Cannadine admires Prince Albert, arguing that “no member of the British royal family since has made so many-sided a contribution to the cultural and intellectual life of the United Kingdom” and there is a chapter devoted to the Great Exhibition of 1851. In contrast, Cannadine is dismissive of King George III’s “delinquent sons” and argues that the Duke of Kent did not make any notable contribution besides fathering Queen Victoria, a claim disputed by the Duke’s recent biographers. I would have been interested to read more of Cannadine’s thoughts about Queen Victoria’s changing political views over the course of her reign. Overall, however, Victorious Century is an authoritative and engaging history of the 19th century United Kingdom, especially for readers interested in the political figures and developments of the time.

Reader’s Digest Interview: What to Do (and Not Do) If You Meet a Royal

Elizabeth II on a royal walkabout in New Zealand in 1970

I discussed protocol for meeting a member of the royal family with Lauren Cahn at Reader’s Digest. There are no obligatory rules but there are traditional forms. Individual members of the royal family such as Princess Anne and Prince Harry have also expressed their preferences, especially concerning selfies and intrusive photography by members of the public during royal walkabouts.

Click here to read What to Do (and Not Do) If You Meet a Royal in Reader’s Digest

 

Books I’ve Read This Week: Britain and France

My New Year’s Resolution for 2018 is to read a book (or listen to an unabridged audiobook) every day: 365 books by December 31. I will post my reviews here each week and provide regular updates on Twitter and Goodreads. Recommendations are always welcome!

Week 42: Britain and France: In recent weeks, I have read novels, histories and travelogues set in Britain and/or France including a classic novel, two very different mystery novels, a book about British perceptions about France, a history of the opening weeks of the First World War, the story of a British matchmaking bureau during the Second World War, a joint biography of five influential women who presided over a famous English country house, and a history of Napoleon’s last years on the Island of St. Helena and his friendship with an English family residing there. Here are this week’s reviews:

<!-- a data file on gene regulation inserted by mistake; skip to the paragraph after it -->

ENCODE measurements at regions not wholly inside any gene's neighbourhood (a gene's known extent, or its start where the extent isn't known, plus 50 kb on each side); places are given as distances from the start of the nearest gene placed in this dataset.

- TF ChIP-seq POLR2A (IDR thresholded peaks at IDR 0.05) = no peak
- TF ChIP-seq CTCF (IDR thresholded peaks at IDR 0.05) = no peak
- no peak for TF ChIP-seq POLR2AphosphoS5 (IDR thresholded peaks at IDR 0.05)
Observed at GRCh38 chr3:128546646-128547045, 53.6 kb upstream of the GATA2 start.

#287 of 365 Madame Bovary by Gustave Flaubert

Genre: Classic Fiction

Acquired: Purchased from Audible.com

Dates Listened: October 4-7, 2018

Format: Audiobook, 14 hours and 14 minutes

Review: A classic novel where literary characters make poor life choices while drinking champagne and discussing philosophy! An excellent performance by Juliet Stevenson on the audiobook and some lush descriptions by Gustave Flaubert but I found the characters and plot were not to my taste. The tragedy that unfolds seems as though it could have been so easily avoided. The best passages are those that evoke the atmosphere of the times including Emma’s absense of meaningful occupation as a country doctor’s wife and the references to the impact of Rousseau’s work on 19th century French childrearing. The characters, however, were all unlikable and the narrative is narrowly focused on them to the exclusion of different perspectives that would present alternate possible outcomes for the story. A classic that I did not especially enjoy.

#288 of 365 They Eat Horses, Don’t They?: The Truth About the French by Piu Marie Eatwell

Dates Read: October 6-15, 2018

Acquired: Purchased from Book City, Toronto

Genre: Travel/Society